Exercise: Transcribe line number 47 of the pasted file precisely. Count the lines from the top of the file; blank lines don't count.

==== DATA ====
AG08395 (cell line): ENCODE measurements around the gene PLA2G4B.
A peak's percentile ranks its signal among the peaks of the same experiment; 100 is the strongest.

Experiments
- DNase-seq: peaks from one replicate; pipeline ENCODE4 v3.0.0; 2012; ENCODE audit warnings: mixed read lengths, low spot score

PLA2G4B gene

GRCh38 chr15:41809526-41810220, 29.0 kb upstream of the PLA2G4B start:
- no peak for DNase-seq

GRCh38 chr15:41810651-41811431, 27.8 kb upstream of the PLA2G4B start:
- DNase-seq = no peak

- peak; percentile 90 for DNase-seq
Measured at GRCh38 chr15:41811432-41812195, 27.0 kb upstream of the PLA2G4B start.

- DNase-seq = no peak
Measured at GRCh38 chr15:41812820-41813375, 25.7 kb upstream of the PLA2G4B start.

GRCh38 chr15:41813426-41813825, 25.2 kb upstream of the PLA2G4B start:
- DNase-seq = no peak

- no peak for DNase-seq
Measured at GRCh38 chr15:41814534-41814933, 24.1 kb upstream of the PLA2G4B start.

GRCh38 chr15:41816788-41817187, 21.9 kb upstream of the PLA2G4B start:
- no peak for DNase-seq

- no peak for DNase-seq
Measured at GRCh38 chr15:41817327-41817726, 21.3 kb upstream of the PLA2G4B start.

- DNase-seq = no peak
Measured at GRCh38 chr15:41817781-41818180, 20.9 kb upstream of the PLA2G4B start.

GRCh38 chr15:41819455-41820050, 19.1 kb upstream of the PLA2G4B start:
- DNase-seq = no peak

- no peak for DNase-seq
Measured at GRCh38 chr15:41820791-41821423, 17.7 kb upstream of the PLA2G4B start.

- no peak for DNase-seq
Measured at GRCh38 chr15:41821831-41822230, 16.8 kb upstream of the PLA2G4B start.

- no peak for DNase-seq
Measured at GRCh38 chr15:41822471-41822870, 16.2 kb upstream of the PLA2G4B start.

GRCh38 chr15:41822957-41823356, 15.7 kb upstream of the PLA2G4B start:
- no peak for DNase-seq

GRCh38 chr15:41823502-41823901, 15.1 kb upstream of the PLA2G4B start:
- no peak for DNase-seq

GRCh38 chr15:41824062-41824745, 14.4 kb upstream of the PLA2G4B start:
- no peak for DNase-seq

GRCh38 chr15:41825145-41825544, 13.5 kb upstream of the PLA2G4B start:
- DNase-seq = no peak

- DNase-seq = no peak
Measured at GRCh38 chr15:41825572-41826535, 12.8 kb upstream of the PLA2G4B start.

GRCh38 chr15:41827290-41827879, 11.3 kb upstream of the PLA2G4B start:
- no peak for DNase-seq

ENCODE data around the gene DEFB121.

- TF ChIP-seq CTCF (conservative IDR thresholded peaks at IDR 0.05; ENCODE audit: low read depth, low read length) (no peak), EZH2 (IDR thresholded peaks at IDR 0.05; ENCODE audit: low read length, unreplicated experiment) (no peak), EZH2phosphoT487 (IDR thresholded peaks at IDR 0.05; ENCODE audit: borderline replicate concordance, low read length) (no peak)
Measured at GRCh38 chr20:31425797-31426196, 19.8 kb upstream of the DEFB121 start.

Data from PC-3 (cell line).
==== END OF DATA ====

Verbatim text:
Data from PC-3 (cell line).